Vol. 13, No. 3,086W - The American Reporter - February 4, 2007

On Native Ground

by Randolph T. Holhut
American Reporter Correspondent
Dummerston, Vt.

Printable version of this story

DUMMERSTON, Vt. -- I'm writing this early Wednesday morning, absolutely vibrating with joy at seeing an election outcome that I don't have to cringe over.

Sen. Joe Lieberman's political career is over, and that is something to rejoice.

President George W. Bush's favorite Democrat bit the dust on Tuesday. The Democratic Leadership Council no longer has a say in the party, and they can now peddle their tepid, Republican-lite politics somewhere else.

The grassroots, both real and in the blogosphere, prevailed in Connecticut. Ned Lamont, a man who 30 years ago would have run as a moderate Republican (except that the breed is extinct in today's GOP) won the Democratic Party's nomination for U.S. Senate because the party faithful wanted someone who listened to their concerns about Iraq and the direction this nation is headed in.

That's why Tuesday's primary victory by Lamont has me elated. After weeks of listening to the neocons and DLC apparatchiks bemoan the prospect of the "crazies" and "blogofascists" taking over the Democratic Party, the voters of Connecticut showed the rest of the country that if you want to be called a Democrat and run for Senate under the party's banner, you ought to at least act like one.

Lieberman has rightly been called a "Fox News Democrat." He is considerably more conservative than his party. He still believes in the Iraq war and the Bush Administration's conduct of it. He supported privatizing Social Security. He supported Congress interceding in the Terri Schiavo case. He supported putting Samuel Alito on the Supreme Court. He supported tightening the bankruptcy laws to benefit the credit companies.

Lamont, a Greenwich businessman and a descendant of the Morgan banking family, is not a exactly a fire-breathing radical. However, he is clear about one thing - the war in Iraq is a mistake. He entered the race only after more prominent anti-war Democrats stepped aside. He is a lifelong political junkie with money, ambition and the good sense to notice that 73 percent of Connecticut voters (according to a recent Quinnipiac University poll) disapprove of Bush's handling of the war.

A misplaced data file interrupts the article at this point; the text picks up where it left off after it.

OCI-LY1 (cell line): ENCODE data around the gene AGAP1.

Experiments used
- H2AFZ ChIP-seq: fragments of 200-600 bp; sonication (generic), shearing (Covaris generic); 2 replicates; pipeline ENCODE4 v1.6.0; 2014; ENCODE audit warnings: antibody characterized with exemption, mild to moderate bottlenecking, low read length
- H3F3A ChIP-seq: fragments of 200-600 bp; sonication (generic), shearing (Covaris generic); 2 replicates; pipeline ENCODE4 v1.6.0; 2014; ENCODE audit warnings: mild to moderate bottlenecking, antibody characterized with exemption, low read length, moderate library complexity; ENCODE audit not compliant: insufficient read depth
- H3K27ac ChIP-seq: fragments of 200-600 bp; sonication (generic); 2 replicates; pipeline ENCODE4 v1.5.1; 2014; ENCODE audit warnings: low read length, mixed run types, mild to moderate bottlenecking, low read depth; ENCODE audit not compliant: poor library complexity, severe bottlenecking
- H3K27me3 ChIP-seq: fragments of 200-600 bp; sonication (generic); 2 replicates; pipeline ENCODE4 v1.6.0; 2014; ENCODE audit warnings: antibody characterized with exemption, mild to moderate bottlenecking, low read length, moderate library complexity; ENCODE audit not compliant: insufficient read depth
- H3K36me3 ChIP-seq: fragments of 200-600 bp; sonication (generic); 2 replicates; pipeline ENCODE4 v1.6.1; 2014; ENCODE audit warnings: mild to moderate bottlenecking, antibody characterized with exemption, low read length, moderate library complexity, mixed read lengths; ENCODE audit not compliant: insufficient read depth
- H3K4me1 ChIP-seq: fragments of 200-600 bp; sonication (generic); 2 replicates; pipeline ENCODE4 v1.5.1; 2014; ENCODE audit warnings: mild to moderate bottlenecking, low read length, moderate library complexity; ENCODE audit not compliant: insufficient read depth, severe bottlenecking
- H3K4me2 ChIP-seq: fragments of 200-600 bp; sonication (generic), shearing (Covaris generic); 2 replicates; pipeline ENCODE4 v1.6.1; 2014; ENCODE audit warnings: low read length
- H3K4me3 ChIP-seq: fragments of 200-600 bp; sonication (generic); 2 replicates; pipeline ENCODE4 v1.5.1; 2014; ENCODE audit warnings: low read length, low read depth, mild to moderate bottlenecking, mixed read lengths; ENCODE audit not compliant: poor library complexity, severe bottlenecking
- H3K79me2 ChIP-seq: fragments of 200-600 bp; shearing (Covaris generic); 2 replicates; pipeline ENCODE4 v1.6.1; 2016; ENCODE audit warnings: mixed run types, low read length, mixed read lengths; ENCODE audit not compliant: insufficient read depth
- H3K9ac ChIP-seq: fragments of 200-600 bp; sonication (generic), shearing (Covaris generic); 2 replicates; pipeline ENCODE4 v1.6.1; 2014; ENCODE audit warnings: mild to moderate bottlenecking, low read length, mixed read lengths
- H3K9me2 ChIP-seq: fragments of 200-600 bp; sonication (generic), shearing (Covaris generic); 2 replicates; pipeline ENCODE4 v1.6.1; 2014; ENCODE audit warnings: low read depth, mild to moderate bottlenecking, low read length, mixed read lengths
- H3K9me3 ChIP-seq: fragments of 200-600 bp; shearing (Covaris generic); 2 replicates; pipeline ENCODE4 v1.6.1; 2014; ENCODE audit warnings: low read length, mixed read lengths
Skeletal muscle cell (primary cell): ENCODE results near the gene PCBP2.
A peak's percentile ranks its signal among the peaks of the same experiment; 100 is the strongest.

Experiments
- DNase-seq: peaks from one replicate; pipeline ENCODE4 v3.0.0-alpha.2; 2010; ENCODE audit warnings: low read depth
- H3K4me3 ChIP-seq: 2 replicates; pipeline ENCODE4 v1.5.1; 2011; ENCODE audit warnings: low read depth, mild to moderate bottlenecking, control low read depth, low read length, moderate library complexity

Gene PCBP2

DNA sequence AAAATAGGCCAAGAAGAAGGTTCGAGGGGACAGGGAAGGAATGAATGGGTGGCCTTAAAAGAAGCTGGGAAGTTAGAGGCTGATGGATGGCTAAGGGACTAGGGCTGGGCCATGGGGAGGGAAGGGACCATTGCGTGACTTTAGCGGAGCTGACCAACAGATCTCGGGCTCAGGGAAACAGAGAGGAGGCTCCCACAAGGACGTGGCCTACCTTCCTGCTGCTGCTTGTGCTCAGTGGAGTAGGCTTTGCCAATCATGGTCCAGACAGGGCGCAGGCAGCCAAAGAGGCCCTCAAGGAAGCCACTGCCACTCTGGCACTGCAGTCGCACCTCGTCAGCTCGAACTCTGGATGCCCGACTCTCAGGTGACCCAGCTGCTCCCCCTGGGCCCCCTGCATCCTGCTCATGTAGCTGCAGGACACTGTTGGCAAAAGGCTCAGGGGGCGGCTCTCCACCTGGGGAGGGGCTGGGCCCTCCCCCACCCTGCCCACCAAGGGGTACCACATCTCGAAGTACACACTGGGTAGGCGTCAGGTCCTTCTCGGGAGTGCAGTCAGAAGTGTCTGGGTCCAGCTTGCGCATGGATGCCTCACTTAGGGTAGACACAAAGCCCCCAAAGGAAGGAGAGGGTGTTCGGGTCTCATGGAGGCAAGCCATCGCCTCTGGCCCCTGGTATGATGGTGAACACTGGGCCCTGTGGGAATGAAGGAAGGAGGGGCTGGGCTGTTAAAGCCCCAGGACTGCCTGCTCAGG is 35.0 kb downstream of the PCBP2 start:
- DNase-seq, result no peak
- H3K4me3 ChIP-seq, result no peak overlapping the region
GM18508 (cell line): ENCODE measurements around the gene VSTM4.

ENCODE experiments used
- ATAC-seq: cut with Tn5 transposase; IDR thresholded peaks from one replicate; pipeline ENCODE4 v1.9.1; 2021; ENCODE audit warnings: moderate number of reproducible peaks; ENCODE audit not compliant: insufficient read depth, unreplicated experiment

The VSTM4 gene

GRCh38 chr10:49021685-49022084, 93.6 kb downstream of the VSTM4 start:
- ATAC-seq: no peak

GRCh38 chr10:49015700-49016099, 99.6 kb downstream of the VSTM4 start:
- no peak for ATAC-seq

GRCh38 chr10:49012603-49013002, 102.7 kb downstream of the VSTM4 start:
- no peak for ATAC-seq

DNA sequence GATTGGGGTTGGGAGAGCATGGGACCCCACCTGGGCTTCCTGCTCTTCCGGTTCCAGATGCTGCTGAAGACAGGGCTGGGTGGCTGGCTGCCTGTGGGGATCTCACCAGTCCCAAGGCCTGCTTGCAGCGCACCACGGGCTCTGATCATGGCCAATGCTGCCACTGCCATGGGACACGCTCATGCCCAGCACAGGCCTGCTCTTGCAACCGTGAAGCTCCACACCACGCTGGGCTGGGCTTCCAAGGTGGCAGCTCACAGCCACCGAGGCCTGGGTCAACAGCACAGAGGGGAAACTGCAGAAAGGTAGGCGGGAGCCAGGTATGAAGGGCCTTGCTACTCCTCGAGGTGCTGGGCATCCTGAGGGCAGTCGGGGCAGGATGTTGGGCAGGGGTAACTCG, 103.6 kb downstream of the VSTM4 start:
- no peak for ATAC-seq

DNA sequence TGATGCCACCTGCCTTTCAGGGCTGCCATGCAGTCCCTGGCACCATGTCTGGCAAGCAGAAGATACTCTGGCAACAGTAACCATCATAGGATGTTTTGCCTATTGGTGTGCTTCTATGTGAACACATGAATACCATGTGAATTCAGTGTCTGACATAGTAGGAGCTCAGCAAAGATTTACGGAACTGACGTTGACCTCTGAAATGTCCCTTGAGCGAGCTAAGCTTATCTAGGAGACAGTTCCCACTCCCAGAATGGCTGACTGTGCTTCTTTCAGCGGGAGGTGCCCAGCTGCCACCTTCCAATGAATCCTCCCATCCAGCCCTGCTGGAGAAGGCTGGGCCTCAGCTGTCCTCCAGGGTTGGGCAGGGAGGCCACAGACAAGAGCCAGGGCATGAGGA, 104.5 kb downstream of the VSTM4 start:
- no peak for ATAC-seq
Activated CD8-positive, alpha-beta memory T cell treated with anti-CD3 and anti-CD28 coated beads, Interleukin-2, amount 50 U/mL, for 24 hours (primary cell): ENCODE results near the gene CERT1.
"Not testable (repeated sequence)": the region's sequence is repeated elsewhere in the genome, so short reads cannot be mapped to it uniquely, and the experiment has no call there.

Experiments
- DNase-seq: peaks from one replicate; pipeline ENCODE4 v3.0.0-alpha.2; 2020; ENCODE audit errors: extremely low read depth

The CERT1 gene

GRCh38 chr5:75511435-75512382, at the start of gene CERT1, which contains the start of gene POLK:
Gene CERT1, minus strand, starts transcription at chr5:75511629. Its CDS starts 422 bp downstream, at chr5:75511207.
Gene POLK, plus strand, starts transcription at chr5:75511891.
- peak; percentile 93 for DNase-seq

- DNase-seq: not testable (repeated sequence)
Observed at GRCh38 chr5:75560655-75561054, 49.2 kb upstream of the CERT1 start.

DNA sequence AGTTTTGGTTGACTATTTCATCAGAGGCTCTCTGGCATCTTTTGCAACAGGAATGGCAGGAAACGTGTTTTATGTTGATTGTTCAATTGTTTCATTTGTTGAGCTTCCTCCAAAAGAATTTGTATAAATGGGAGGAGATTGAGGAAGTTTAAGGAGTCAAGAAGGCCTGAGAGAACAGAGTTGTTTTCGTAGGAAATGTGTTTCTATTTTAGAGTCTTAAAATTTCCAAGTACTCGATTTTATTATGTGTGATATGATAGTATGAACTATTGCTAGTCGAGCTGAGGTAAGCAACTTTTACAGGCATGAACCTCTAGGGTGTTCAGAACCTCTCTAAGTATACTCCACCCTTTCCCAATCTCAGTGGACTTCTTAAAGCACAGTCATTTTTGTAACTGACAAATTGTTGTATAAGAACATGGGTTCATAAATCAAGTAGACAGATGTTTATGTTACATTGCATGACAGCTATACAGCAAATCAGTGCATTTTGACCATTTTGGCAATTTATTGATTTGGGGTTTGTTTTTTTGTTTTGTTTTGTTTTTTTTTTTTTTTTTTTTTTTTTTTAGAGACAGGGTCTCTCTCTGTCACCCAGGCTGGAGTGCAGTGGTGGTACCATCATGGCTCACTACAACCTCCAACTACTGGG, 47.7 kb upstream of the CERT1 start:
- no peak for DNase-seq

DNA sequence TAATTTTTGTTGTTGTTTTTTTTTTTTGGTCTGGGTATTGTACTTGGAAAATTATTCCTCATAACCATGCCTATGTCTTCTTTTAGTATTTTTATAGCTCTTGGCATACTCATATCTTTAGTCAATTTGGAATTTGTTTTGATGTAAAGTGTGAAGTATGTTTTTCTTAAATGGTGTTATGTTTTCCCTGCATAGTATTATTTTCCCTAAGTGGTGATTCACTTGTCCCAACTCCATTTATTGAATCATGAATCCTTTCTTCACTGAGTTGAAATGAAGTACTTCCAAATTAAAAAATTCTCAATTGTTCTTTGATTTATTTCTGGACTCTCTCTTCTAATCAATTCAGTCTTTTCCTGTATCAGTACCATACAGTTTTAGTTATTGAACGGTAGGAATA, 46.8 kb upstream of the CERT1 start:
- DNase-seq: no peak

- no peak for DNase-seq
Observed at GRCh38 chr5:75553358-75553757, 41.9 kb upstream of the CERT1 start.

But Lamont is not just an anti-war candidate. His ideas are what used to be the norm of both parties - a belief in diplomacy rather than unilateral action, engagement with the world instead of isolationism and finding real solutions to our problems at home instead of playing cynical political games.

In other words, Lamont reflects the views of his constituents better than Lieberman. But after being in Washington for nearly 18 years, Lieberman developed the entitlement mentality of incumbent politicians. He only appears interested in maintaining his own power base. That's why he says he now wants to run for the Senate as an independent.

Lieberman's conservative supporters - such as DLC chairman Marshall Wittman - saw Tuesday's primary as, in Wittman's words, "a fight for the soul of the Democratic Party."

He was right. It was a fight for the party's soul, and it all came down to Iraq and this question: Are the Democrats going to obey the conventional wisdom of the Washington insiders and take the safest, most tepid stand? Or are they going to recognize that most Americans are thoroughly disgusted with the Bush administration and the way it deceived them on virtually every aspect of the Iraq campaign.

Connecticut's Democrats rejected Lieberman because he failed to see that Iraq is not just another campaign issue. He still hasn't realized that the catastrophic consequences of the U.S. invasion and occupation are plainly visible to all but the most rabid Bush supporters. Lieberman didn't realize how out of step he is with his constituents, the rank and file of his party and a majority of Americans.

That's why Ned Lamont won on Tuesday. That's why I'm happy today. That's why I have hope that the Democrats can retake Congress in November.

Randolph T. Holhut has been a journalist in New England for more than 25 years. He edited "The George Seldes Reader" (Barricade Books). He can be reached at randyholhut@yahoo.com.

Copyright 2007 Joe Shea The American Reporter. All Rights Reserved.

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